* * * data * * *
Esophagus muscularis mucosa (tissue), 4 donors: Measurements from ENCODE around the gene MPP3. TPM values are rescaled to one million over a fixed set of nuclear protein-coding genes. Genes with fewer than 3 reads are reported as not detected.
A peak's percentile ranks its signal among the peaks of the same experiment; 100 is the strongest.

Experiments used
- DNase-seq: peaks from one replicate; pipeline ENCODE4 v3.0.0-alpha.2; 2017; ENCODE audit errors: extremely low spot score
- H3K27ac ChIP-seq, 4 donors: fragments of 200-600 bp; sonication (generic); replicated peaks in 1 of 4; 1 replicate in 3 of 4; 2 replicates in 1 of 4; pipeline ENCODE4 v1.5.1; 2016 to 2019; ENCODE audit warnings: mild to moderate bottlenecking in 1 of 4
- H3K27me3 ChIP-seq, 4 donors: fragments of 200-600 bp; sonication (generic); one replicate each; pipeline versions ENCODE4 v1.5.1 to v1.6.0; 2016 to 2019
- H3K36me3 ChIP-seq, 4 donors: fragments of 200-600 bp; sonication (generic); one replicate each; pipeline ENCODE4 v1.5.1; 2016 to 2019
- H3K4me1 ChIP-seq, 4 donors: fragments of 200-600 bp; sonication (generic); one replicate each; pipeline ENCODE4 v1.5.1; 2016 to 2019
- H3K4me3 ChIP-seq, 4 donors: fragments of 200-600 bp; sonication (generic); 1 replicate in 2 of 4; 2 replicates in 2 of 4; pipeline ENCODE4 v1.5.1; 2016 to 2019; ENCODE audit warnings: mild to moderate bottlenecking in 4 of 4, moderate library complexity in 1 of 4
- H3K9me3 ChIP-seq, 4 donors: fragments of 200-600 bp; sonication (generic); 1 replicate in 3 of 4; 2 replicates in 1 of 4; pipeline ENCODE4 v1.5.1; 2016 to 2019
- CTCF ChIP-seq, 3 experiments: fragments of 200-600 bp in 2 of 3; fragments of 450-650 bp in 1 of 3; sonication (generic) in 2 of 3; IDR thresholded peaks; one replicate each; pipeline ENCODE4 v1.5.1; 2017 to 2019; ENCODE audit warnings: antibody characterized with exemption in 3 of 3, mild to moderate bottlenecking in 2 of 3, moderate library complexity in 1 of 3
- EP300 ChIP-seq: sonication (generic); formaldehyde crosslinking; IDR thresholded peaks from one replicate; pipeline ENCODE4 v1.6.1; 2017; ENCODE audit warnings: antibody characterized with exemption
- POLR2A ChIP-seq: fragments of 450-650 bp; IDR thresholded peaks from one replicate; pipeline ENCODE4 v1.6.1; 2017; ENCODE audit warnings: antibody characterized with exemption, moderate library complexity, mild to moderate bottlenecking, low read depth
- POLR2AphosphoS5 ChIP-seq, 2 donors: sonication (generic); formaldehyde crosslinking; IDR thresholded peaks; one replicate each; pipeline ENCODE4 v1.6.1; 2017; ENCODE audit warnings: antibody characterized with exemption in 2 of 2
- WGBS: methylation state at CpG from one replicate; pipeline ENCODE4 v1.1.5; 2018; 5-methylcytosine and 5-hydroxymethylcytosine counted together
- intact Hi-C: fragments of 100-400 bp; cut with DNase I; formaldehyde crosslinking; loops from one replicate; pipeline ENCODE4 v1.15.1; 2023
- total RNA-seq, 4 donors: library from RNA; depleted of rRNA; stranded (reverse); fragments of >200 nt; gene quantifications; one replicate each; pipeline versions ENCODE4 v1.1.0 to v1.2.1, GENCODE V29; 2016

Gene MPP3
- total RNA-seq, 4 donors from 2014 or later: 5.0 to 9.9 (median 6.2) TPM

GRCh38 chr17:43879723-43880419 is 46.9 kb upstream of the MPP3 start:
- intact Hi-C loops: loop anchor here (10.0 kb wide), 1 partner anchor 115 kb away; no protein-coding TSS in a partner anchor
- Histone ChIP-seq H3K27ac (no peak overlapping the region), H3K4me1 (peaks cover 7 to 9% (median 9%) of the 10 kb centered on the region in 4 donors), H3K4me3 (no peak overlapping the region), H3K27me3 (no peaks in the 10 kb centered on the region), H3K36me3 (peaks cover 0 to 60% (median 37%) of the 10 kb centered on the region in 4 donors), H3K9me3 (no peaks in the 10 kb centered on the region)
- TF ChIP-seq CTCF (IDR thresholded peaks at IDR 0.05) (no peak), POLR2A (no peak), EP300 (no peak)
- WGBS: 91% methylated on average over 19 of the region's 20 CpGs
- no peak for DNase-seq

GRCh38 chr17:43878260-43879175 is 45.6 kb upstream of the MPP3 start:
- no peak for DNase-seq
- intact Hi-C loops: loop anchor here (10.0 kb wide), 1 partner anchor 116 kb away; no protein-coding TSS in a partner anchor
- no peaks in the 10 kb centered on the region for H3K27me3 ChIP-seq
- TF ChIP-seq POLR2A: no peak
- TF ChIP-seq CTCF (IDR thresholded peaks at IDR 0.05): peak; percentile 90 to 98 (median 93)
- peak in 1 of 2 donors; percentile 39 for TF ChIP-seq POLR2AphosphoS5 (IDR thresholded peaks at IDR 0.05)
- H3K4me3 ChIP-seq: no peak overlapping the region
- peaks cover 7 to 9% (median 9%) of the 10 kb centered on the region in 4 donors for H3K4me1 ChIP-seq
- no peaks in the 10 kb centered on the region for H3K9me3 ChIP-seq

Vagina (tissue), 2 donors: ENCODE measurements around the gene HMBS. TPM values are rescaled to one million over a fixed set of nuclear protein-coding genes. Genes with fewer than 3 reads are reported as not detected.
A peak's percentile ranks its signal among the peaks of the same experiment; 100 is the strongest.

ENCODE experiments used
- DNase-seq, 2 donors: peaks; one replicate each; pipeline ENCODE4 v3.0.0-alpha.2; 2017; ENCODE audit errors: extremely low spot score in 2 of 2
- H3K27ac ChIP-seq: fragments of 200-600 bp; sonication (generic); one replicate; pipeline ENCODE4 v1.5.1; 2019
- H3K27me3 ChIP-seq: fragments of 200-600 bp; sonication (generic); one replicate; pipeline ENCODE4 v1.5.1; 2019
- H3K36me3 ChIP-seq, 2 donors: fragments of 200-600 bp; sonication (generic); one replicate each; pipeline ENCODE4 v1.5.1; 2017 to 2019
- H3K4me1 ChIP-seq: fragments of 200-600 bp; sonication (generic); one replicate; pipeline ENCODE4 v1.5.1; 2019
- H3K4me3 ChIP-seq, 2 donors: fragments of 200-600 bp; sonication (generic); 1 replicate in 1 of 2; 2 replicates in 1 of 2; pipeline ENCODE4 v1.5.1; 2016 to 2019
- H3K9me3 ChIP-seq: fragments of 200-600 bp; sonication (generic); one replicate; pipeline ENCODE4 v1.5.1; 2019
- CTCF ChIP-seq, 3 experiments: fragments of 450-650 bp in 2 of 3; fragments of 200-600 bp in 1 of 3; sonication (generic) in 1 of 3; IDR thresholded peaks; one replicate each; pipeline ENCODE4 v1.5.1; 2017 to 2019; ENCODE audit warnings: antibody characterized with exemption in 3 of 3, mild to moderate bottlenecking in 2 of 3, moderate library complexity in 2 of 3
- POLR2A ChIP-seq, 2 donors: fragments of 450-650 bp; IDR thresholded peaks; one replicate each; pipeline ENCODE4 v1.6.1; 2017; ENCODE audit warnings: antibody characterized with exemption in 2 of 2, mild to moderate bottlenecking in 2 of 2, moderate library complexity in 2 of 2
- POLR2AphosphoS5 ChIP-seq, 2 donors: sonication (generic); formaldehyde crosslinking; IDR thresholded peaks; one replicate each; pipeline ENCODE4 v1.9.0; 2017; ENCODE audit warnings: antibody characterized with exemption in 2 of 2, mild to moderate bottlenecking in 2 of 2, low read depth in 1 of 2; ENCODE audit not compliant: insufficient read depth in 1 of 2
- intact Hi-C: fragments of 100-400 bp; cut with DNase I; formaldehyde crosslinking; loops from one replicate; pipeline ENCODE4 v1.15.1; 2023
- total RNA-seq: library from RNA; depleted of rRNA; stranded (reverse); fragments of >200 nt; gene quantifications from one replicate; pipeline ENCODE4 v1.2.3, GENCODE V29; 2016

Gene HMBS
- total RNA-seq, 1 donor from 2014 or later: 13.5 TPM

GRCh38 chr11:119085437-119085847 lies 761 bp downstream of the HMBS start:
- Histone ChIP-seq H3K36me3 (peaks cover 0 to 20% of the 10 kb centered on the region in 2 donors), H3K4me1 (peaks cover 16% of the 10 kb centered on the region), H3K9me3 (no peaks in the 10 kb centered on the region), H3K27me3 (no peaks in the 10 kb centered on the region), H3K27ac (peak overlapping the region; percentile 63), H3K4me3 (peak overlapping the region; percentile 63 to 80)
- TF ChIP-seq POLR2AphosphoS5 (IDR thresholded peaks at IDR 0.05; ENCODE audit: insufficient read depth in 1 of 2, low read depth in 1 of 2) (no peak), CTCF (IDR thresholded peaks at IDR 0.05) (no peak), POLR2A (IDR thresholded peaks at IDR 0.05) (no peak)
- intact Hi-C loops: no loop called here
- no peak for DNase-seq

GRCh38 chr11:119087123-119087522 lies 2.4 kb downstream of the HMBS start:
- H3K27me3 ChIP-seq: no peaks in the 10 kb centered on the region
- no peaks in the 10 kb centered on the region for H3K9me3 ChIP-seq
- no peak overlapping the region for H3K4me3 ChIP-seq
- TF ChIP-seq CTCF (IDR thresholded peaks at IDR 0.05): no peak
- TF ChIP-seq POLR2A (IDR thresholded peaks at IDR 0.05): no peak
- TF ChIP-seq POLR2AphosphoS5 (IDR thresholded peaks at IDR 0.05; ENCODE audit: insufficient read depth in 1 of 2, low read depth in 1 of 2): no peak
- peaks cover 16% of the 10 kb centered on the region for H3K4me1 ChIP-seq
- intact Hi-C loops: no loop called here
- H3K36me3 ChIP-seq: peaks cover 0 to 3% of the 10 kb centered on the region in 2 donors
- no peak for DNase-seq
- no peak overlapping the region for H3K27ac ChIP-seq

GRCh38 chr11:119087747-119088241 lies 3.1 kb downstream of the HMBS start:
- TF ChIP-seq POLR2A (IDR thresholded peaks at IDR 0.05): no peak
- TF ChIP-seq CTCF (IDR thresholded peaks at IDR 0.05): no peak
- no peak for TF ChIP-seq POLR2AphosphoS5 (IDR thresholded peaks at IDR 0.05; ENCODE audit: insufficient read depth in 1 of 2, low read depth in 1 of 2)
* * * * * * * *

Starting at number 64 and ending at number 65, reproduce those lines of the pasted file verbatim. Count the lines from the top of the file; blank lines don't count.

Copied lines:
- TF ChIP-seq POLR2AphosphoS5 (IDR thresholded peaks at IDR 0.05; ENCODE audit: insufficient read depth in 1 of 2, low read depth in 1 of 2): no peak
- peaks cover 16% of the 10 kb centered on the region for H3K4me1 ChIP-seq